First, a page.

The Proxy advisory firm Glass, Lewis & Co., LLC
("Glass Lewis") has released its
Canadian policy updates for the 2016 proxy season, on the heels of
the release by Institutional Shareholder Services Inc. (ISS) of its
2016 policy updates (see our November 23, 2015 Update, ISS 2016 Proxy Season Policy Updates).
Glass Lewis's policy updates provide new guidance on
director overboarding, audit committee over-commitment, proxy
access, certain by-law amendments, board performance and
transitional awards. Other than the change affecting overboarding,
which will be fully implemented for the 2017 proxy season, the
updated guidelines will be effective for shareholder meetings held
on or after February 1, 2016.
Director Overboarding & Audit Committee
Like ISS, Glass Lewis has introduced an enhanced standard for
evaluating whether a director serves on an excessive number of
boards. Historically, it has recommended voting against a director
who (a) serves as an executive officer of a public company while
serving on more than a total of three boards or (b) is not a public
company executive and serves on more than a total of six public
company boards. The updated guidance on "overboarding" is
For shareholder meetings held in
2016, Glass Lewis will base its voting recommendation on existing
thresholds but will note as a concern instances where a director
(a) who serves as an executive of a public company serves on more
than a total of two boards or (b) serves on more than five public
company boards (the "New
Commencing in 2017, Glass Lewis will
recommend a "withhold" vote for a director who meets the
New Thresholds. A "withhold" recommendation will be
limited to companies where the director does not serve as an
Glass Lewis will continue to apply a more lenient standard for
TSX Venture Exchange listed companies, with directors generally
being permitted to serve on up to nine boards. Glass Lewis has also
adopted a more lenient standard for over-commitment of audit
committee members of TSX Venture Exchange companies. It will
generally consider directors serving on up to four audit committees
to be reasonable (or five for directors with financial
Glass Lewis has clarified its approach to evaluating proxy
access proposals, noting that it generally supports affording
shareholders the right to nominate candidates to management's
proxy. Glass Lewis will consider several factors when evaluating
whether to support a proposal for proxy access, including minimum
share ownership and holding requirements for nominating directors,
company size, performance and responsiveness to shareholders.
Glass Lewis has also updated its guidance regarding amendments
to a company's charter or by-laws in the following areas:
Forum: Glass Lewis will generally
recommend against any by-law or charter amendment to adopt an
exclusive forum provision. However, it may support the provision if
the company provides a compelling argument on why the provision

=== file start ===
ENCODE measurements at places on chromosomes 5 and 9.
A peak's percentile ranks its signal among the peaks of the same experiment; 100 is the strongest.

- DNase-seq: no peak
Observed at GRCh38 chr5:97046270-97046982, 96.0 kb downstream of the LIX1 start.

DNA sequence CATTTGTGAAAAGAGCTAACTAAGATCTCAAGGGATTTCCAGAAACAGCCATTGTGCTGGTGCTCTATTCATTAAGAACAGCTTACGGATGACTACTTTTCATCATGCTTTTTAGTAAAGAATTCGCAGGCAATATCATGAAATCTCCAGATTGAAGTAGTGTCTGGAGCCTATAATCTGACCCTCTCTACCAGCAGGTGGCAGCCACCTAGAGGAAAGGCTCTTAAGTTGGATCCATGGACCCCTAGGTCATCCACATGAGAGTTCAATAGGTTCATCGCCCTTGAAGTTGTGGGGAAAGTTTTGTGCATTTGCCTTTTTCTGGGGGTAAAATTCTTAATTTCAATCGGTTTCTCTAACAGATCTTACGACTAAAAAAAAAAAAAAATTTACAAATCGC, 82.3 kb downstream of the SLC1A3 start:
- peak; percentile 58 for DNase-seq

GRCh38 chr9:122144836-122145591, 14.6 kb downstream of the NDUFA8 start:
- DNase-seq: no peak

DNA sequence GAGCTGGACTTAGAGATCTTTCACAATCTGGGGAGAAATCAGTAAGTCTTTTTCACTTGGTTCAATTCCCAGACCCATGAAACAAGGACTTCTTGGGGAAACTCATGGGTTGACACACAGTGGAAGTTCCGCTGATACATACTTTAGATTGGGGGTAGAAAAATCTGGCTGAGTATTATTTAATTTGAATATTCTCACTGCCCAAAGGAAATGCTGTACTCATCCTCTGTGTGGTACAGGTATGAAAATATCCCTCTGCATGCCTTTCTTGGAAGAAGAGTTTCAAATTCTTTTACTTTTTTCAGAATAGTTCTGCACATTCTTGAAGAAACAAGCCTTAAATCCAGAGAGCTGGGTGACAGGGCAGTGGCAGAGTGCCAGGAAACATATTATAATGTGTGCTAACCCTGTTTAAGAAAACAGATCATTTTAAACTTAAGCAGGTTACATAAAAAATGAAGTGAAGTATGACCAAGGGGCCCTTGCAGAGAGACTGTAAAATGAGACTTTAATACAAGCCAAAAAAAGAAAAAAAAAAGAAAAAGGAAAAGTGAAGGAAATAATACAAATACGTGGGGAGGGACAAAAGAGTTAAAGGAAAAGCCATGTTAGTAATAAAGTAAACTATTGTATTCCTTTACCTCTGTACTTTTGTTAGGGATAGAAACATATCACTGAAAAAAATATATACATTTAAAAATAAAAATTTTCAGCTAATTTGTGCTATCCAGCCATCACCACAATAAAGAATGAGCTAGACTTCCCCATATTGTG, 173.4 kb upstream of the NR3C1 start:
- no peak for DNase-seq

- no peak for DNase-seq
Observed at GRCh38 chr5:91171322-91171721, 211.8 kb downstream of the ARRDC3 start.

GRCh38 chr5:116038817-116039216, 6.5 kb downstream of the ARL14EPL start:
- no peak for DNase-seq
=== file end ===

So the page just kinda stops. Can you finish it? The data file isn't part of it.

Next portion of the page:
would directly benefit shareholders.
Quorum: In addition to its existing
guidance on quorum requirements at shareholder meetings, Glass
Lewis has indicated that it will generally consider a majority of
the directors of the board to constitute an acceptable quorum for a
meeting of directors.
Glass Lewis has clarified its policy on board performance in the
Composition: Glass Lewis may
recommend a "withhold" vote for the chair of the
nominating committee where Glass Lewis concludes that the
board's failure to ensure that its directors have relevant
experience has contributed to the company's poor
Environmental and Social
Risk Oversight: Where Glass Lewis
perceives that the board or management has failed to sufficiently
identify and manage a material environmental or social risk that
could reduce shareholder value, it will recommend a
"withhold" vote for directors who are responsible for
such risk oversight.
Glass Lewis did not specify how it intends to determine a
connection between the company's performance and the nominating
committee's purported failure or how it will assess
identification and management of environmental and social
Glass Lewis has also provided guidance on transitional awards
granted to executives. Glass Lewis requires such awards be clearly
disclosed, with a meaningful explanation of how the payments were
determined, and will evaluate transitional awards in the context of
the company's overall incentive strategy, granting practice and
current operating environment.
The content of this article does not constitute legal advice
and should not be relied on in that way. Specific advice should be
sought about your specific circumstances.
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Under the Income Tax Act, the Employment Insurance Act, and the Excise Tax Act, a director of a corporation is jointly and severally liable for a corporation's failure to deduct and remit source deductions or GST.
Under the Income Tax Act, the Employment Insurance Act, the Canada Pension Plan Act and the Excise Tax Act, a director of a corporation is jointly and severally liable for a corporation's failure to deduct and remit source deductions.
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